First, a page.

Declining used car prices warrant a second look at Sec. 25E Incentives

Declining used car prices warrant a second look at Sec.  25E Incentives

With the significant decline in prices in the used car market over the past year, practitioners should be aware of the tax incentives implemented by the Ministry of Finance. 25E for previously owned clean vehicles, known as the Clean Used Vehicle Credit. As of this writing, wholesale used car prices have seen a smaller decline in July, according to Cox Automotive and Manheim. Used car prices have fallen by 11.6% since July 2022, reaching levels not seen since April 2021. As used cars become more affordable again, practitioners and taxpayers must take a fresh look at the tax incentives associated with clean vehicles.

After enactment of the Inflation Reduction Act of 2022, P.L. 117-169, tax credits available under Sec. 30D is well publicized (see “Guidance on the Clean Vehicle Tax Credit” Jova, August 17, 2022). Supreme Education Council. The 30D credit, applied to new electric vehicles and fuel cell vehicles, allows for a non-refundable credit of up to $7,500 of the purchase price. Additional credit restrictions for vehicles purchased after April 18, 2023, that relate to the location of extraction or processing of critical metals used in the battery and the location of manufacture of other battery components, limit a second panel. 30-day credit on a short list of eligible vehicles, all of which have a manufacturer’s suggested retail price well above the average new vehicle. Therefore, purchasing a new, clean car is unaffordable for many taxpayers.

As used car prices continue to moderate, taxpayers may find more value in securities. 25E tax credit provided by the Inflation Reduction Act. Clean Used Vehicle Credit applies to eligible vehicle purchases made on or after January 1, 2023. Eligible vehicles include electric vehicles, hybrid electric vehicles, and fuel cell vehicles, all of which weigh less than 14,000 pounds (Sec. 25E)(c)(1)(D)). The model year of the vehicle must be at least two years before the calendar year of purchase, which means taxpayers must consider vehicles with a year of manufacture of 2021 or earlier in the calendar year 2023 (Section 25E(c)(1)(A)). Most importantly, there is no requirement regarding the extraction, processing or manufacturing of critical metals or battery components; Thus, more than twice the number of vehicles eligible under Sec. 25E Qualified under Sec. 30 D. Also, many vehicle brands are eligible for a Sec. 25E credit. A complete list of clean used vehicles that qualify for the federal used electric and fuel cell vehicle tax credits is available.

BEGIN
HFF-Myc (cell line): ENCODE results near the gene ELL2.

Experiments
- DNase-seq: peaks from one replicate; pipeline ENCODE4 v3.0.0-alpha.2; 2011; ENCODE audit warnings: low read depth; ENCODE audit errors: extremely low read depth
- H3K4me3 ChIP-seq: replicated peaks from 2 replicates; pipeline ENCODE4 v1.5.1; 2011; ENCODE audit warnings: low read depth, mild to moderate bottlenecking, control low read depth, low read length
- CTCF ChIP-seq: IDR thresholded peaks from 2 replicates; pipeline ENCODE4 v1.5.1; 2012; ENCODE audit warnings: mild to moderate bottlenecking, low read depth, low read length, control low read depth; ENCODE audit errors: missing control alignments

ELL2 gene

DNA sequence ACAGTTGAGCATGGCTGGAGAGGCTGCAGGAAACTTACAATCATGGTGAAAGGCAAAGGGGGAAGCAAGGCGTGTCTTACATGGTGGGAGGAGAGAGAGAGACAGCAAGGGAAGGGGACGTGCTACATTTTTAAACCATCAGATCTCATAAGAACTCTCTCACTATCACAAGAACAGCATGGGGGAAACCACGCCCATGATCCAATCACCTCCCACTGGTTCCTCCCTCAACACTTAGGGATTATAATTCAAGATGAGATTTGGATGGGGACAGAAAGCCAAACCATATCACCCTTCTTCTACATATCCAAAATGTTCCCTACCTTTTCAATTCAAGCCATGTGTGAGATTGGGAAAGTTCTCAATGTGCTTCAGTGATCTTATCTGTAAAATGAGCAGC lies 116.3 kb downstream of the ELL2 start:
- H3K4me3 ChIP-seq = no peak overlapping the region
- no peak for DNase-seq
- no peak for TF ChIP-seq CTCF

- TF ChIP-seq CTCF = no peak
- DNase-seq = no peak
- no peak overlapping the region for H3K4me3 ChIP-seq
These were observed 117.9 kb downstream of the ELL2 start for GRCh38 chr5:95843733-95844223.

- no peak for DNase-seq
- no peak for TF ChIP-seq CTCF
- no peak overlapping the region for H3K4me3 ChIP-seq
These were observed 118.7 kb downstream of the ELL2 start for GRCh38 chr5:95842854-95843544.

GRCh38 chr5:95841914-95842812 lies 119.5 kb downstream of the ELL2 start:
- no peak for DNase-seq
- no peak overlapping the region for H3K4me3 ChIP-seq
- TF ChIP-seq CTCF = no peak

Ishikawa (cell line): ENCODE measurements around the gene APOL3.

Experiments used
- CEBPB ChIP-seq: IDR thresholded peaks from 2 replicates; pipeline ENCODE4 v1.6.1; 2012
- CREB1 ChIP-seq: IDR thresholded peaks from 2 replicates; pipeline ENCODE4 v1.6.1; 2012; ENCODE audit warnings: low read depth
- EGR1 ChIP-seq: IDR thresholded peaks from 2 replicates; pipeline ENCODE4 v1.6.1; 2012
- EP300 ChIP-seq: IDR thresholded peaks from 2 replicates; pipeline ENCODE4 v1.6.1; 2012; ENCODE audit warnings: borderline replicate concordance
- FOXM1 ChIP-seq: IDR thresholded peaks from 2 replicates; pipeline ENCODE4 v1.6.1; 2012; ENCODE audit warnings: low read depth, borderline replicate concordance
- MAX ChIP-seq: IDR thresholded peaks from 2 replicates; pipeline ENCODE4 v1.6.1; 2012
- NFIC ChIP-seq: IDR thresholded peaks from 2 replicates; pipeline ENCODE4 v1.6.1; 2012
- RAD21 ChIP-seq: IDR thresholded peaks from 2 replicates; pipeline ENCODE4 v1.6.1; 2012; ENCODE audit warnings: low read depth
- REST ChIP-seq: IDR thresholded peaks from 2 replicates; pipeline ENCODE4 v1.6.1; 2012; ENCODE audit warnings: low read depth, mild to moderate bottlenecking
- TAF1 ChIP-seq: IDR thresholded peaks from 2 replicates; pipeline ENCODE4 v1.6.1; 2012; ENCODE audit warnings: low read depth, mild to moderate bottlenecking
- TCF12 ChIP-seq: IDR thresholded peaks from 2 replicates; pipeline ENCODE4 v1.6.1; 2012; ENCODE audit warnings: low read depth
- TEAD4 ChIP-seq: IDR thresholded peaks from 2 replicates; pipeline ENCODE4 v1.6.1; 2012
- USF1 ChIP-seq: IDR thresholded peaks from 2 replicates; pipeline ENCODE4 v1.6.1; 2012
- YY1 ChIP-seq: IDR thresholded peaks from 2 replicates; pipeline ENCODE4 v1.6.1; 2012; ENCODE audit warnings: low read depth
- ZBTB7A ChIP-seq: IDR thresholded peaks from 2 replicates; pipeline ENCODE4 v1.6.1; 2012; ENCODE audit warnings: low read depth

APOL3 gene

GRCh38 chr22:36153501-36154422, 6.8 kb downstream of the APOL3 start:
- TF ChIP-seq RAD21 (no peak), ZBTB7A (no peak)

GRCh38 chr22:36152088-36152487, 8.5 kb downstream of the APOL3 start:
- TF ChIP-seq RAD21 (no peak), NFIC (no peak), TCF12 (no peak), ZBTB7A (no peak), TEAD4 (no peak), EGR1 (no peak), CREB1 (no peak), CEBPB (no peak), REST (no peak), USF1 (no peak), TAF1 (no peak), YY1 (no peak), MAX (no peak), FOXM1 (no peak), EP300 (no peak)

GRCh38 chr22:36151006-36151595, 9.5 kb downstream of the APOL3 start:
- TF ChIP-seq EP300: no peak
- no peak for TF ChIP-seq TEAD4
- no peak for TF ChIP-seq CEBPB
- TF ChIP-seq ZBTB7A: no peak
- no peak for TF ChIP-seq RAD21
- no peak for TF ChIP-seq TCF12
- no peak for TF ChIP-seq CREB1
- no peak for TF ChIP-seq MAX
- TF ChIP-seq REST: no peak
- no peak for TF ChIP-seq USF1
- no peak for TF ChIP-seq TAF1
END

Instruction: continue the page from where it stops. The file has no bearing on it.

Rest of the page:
Supreme Education Council. The 25E credit equals 30% of the vehicle’s purchase price, up to a maximum credit of $4,000 (Section 25E(a)). The purchase must be made through a licensed dealer (as defined in Section 30D(g)(8)) engaged in the sale of vehicles, with a purchase price not to exceed $25,000. The purchase may only be the first transfer of the vehicle (other than the original owner) since the Sec. Legislation 25E (16 August 2022) (s 25E(c)(2)). For example, a 2017 Toyota Prius Prime sells for an average dealer retail price of about $20,615, according to, and will be eligible for the full $4,000 tax credit, reducing the after-credit cost to the buyer by 20%. % almost. To $16,615. The continued decline in used car prices will bring more clean used vehicles into the credit price range, making these vehicles more attractive options for SEC-aware consumers. 25E credit.

Of course again. The 25E credit is not without other limitations. The credit is non-refundable and applies only to individuals who are not the original owner and those who are not purchasing the vehicle for resale (Section 25E(c)(3)(A) and (B)). Additionally, a taxpayer claiming the credit cannot claim as dependent on another return and cannot claim the clean used car credit in the three years prior to purchasing the vehicle (Section 25E(c)(3)(C) and (D)). Taxpayers can claim the credit only if their modified adjusted gross income is less than the minimum amount for the tax year of the purchase or the previous tax year, whichever is lower (Section 25E(b)(1)). The minimum to claim the credit is $150,000 for married taxpayers filing jointly or for surviving spouses; $112,500 for heads of household; and $75,000 for other taxpayers, including single taxpayers and married taxpayers filing separately (Section 25E(b)(2)).

Compliance requirements include that the selling dealer must report the required information to the taxpayer and the IRS at the time of the sale and that the taxpayer must file Form 8936, Eligible electric motor vehicle credit. Taxpayers must list the vehicle identification number on Form 8936 (Section 25E(d)). For vehicles acquired after December 31, 2023, Sec. The 25E credit can be transferred in the same way as Sec. Balance 30D under sec. 30 d (g). In addition, there are special rules similar to those set forth in Section II. Section 30D(f) (Section 25E(e)) applies, including that the basis of the vehicle must be reduced by the amount of the credit (Section 30D(f)(1)) and that there is no additional “double benefit” of any other federal income tax credit allowed for the same Vehicle (Section 30D(F)(2)).

Since prices for clean used cars fall under Sec. At the 25E credit limit of $25,000, more taxpayers will find value in this feature. The tax credit is available for purchases made through December 31, 2032.

■ seconds. 25E, enacted under Section 13402 of the Inflation Reduction Act, PL 117-169.

— Thomas Goodwin, CPA, CGMA, Ph.D., and John McKinley, CPA, CGMA, JD, LL.M, are both professors of accounting and tax at the SC Johnson College of Business at Cornell University. To comment on this column, contact Paul Bonner, JofA’s tax editor.

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